A clear asymmetry is visible in the 12CO brightness distribution with respect to the disk equator, i.e., between the eastern and western parts of the nebula (Fig. 1). This effect is due to self absorption: the cold equator absorbs the emission originating in the hot, outer regions at high z that are placed behind it (corresponding to the east part of the CO image), which of course does not affect the emission of the hot layer that is closer to us. This asymmetry is reproduced well by our model calculations, which accurately take into account opacity effects and radiative interactions between the different parts of the nebula.

We note the low degree of local turbulence inferred from the model fitting, $\stackrel{\sf <}{\scriptstyle\sf\sim}$ 0.1 km s-1. Small values of the microturbulence velocity are often found in rotating disks (e.g., Panic et al. 2008), even in the rare cases of disks rotating around evolved stars (Bujarrabal et al. 2005).

The total central mass responsible for the observed rotation is deduced to be $\sim$ $M_{{\odot}}$. We have seen in Sect. 1 and Paper I that this mass seems high compared to that derived by comparing the total luminosity with evolutionary tracks, $\sim$ $M_{{\odot}}$ (with high uncertainties). As discussed in Paper I and Sect. 1, the mass value deduced from the observed rotation may include as much as $\sim$0.5  $M_{{\odot}}$ as a contribution of the dense, very inner regions of the disk (which are not well probed by our observations, because of their insufficient resolution). Therefore, the comparison of the mass values derived from evolutionary tracks and disk dynamics may still imply the presence of a binary star in GoHam. The conclusion about the binary nature of the central star depends, unfortunately, on the comparison between theoretical evolutionary tracks and the uncertain values of the stellar luminosity and surface temperature, which cannot at present be determined with sufficiently high accuracy (see Paper I and Sect. 1).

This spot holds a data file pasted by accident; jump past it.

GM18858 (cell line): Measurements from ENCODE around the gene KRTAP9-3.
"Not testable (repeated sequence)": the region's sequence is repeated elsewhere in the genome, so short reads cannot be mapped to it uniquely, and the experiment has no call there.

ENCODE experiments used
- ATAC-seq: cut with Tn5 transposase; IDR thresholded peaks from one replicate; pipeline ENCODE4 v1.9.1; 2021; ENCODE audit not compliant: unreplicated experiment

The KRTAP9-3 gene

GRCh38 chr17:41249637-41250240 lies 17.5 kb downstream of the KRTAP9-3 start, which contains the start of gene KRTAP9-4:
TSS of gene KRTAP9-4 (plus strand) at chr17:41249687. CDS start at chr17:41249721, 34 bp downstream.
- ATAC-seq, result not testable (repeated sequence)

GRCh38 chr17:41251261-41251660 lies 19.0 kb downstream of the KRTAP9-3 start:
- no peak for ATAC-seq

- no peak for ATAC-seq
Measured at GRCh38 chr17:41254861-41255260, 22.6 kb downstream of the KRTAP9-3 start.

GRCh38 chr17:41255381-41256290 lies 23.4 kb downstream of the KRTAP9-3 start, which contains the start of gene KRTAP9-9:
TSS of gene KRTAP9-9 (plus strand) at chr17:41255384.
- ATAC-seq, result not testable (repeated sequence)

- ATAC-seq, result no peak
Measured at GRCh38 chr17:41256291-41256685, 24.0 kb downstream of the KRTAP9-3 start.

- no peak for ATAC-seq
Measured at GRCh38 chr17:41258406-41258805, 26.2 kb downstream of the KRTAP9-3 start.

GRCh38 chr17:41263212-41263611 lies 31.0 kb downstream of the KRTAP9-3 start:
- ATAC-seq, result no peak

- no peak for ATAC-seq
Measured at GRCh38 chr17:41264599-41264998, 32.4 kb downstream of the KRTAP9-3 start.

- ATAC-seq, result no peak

Our model also estimates the total mass of the (extended) disk. By integrating the model density, we derive a value of $\sim$0.01  $M_{{\odot}}$. As in our previous work (Paper I), we determine a disk mass value that is far smaller than the total mass derived from dust emission ($\sim$0.3  $M_{{\odot}}$; Sects. 1, 3). This may be due to a strong gas depletion onto grains, mainly in the densest regions of the disk (Dutrey et al. 1997; Thi et al. 2004; Panic et al. 2008), which could yield a higher dust mass and lower molecular abundances than expected. We propose that this effect could explain at least in part the discrepancy between the mass derived from dust emission and from CO maps. Unfortunately, the dust continuum emission was found to originate predominantly in the very center of the disk, which is poorly mapped by our 1 $\hbox{$^{\prime\prime}$ }$-resolution CO line maps, avoiding a proper comparison of both distributions. A future study of the effects of depletion on the mass determinations in this source will require significantly deeper maps of the continuum emission, tracing dust to distances comparable to those observed in CO emission, as well as higher resolution maps of CO lines, accurately mapping the inner disk regions.